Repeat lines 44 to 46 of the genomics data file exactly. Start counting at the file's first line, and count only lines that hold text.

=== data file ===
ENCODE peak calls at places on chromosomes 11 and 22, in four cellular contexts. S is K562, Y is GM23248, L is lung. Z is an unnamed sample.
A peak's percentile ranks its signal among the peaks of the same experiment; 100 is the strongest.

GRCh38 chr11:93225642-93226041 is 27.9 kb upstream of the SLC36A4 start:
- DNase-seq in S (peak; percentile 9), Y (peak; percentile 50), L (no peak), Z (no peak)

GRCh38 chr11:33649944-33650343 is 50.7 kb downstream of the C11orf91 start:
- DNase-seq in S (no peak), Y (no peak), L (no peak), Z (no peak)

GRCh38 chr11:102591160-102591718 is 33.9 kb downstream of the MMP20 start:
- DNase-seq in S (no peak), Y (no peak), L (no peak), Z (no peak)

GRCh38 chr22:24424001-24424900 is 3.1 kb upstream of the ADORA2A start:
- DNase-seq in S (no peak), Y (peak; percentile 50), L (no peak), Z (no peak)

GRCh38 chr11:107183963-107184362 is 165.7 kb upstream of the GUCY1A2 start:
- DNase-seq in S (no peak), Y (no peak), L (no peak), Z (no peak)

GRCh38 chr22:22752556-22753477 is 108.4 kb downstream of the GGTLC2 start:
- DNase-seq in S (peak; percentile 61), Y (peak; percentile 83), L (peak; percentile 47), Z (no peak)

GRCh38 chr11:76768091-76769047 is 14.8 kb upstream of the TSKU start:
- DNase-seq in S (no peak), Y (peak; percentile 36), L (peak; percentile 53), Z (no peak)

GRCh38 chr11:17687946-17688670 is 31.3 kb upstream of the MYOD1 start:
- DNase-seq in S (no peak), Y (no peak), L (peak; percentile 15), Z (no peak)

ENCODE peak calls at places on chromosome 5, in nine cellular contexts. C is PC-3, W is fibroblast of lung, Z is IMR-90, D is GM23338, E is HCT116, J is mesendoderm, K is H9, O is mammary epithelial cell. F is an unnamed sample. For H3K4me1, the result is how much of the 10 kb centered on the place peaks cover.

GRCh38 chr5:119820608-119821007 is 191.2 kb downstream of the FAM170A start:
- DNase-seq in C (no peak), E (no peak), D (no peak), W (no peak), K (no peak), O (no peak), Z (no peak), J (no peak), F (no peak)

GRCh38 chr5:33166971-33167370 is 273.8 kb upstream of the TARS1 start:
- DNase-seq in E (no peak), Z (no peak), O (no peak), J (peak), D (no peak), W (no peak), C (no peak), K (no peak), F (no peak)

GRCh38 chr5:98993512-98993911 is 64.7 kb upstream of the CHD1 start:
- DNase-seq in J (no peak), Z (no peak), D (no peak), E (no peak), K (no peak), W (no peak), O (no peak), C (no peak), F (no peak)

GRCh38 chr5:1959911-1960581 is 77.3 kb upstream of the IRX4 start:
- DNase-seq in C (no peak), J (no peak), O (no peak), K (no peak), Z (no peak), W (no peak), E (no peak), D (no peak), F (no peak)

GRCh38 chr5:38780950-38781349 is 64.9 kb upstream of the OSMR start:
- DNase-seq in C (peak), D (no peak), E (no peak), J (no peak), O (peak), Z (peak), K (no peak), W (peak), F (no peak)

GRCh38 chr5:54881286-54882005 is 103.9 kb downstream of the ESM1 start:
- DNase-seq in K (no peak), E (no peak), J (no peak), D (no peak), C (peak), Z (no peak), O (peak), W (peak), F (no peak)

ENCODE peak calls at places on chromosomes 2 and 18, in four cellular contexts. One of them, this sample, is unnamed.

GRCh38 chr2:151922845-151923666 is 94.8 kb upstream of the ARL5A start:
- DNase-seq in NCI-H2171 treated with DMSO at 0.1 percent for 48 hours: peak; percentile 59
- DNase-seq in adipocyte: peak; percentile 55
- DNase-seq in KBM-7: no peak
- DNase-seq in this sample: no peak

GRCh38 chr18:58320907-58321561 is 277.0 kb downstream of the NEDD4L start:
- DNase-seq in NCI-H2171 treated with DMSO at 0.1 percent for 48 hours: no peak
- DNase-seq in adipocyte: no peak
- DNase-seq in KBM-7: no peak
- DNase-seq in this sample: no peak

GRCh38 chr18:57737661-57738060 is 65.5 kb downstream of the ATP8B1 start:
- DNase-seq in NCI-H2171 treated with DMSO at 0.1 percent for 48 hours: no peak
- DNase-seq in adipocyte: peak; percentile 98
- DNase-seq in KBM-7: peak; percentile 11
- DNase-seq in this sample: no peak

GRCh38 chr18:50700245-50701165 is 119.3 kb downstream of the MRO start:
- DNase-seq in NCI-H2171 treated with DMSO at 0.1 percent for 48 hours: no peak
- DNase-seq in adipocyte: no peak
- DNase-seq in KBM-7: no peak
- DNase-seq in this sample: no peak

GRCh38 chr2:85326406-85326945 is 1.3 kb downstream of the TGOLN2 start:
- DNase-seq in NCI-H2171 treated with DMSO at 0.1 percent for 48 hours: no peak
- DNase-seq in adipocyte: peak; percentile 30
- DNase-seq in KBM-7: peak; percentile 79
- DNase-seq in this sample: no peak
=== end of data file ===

- DNase-seq in NCI-H2171 treated with DMSO at 0.1 percent for 48 hours: no peak
- DNase-seq in adipocyte: peak; percentile 98
- DNase-seq in KBM-7: peak; percentile 11